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Amritsar Sightseeing Places

Tourist Places of Amritsar:

Golden Temple - The Golden Temple or Har Mandir Saheb is the holiest shrine for the people of Sikh religion. The temple was the main centre of the old Amritsar city, which is visited by the Sikh devotees from all parts of the world. Built between 1588 and 1601, the temple architecture is a combination of Hindu and Muslim styles. Read more



Jallianwala Bagh - The park is situated close to the Golden Temple. It commemorates 2,000 Indians, who were killed or wounded by the British soldiers during a meeting. Read more



Wagah Border - Wagah Border, the final frontier is located about 47 kms from Amritsar. This is the only border crossing between India and neighbour country Pakistan. Every evening at sunset the parade takes place between the soldiers of India and Pakistan. It is a great moment to see the soldiers of both the countries in high enthusiasm and respect for each other. Read more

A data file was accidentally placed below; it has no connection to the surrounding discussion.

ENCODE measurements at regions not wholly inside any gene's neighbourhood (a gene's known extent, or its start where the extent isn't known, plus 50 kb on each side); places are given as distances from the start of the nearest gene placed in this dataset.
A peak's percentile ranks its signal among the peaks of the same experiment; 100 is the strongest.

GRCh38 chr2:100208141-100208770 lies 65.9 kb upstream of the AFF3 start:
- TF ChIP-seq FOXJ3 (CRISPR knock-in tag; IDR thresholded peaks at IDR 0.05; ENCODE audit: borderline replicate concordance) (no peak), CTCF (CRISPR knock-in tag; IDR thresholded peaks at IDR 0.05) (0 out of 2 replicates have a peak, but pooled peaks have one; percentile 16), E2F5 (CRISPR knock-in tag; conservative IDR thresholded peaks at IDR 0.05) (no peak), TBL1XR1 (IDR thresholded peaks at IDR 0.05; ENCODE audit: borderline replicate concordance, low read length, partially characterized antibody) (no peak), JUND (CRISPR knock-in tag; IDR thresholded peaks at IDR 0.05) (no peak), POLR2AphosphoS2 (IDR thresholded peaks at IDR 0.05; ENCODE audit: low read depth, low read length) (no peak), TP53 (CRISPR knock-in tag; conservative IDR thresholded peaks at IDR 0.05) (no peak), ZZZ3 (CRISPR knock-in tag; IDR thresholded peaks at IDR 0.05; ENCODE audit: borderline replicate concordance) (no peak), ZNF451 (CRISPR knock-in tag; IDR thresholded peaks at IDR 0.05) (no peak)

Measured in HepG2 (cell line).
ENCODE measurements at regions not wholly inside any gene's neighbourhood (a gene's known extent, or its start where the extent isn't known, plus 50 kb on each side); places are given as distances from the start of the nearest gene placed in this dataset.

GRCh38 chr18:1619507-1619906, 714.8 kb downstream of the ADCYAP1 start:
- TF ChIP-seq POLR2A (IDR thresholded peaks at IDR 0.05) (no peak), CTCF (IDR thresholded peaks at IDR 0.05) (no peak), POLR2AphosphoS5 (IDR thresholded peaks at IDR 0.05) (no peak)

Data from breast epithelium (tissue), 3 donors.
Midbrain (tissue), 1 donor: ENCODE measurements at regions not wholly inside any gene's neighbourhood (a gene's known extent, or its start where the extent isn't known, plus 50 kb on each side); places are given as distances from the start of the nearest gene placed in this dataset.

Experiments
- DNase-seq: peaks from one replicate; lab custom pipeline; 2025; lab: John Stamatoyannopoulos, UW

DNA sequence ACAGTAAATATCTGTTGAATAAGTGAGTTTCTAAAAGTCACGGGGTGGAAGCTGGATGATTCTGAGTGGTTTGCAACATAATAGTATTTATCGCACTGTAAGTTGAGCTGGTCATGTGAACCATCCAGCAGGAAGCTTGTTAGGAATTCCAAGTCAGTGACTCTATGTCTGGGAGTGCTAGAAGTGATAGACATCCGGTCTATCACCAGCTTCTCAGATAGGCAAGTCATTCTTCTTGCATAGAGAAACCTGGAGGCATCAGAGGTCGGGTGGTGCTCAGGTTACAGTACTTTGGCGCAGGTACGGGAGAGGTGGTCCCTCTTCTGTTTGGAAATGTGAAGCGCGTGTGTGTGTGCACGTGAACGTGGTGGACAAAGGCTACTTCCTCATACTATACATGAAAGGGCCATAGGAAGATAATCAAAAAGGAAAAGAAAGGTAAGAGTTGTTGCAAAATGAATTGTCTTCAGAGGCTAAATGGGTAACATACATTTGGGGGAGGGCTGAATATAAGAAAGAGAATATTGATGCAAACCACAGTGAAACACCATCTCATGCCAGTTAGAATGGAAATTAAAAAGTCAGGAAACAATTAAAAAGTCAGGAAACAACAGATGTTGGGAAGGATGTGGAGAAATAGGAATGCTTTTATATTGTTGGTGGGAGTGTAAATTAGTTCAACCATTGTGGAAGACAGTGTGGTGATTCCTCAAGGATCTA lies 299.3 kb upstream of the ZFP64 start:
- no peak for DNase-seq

Mata Mandir Temple - Located at Rani Ka Bagh, this temple was developed by a grand old pious woman. Built on the lines of holy shrine of Mata Vasihno Devi in Jammu, the temple is thronged by a large number of devotees. Read more

Durgiana Temple - Built in the third decade of the 20th Century it echoes, not the traditional Hindu temple architecture, but that of the Golden Temple and, in a similar manner rises from the midst of a tank and has canopies and the central dome in the style of the Sikh temple. One of the greatest reformers and political leaders of resurgent India, Pandit Madan Mohan Malviya, laid its foundation stone. It is a well-known repository of Hindu scriptures. The complex houses Shree Laxmi Narayan Mandir with a huge pond on its periphery. The water of River Ravi was diverted to fill it up. In the night the Temple lights shimmering in the water present a heavenly sight.

Ram Bagh - The landscaped garden with Summer palace of Maharaja Ranjit Singh in the center. The Maharaja later named it Ram Bagh. It has a museum with relics of Mughal era and hand drawn sketches and portraits of the ruling Sikhs.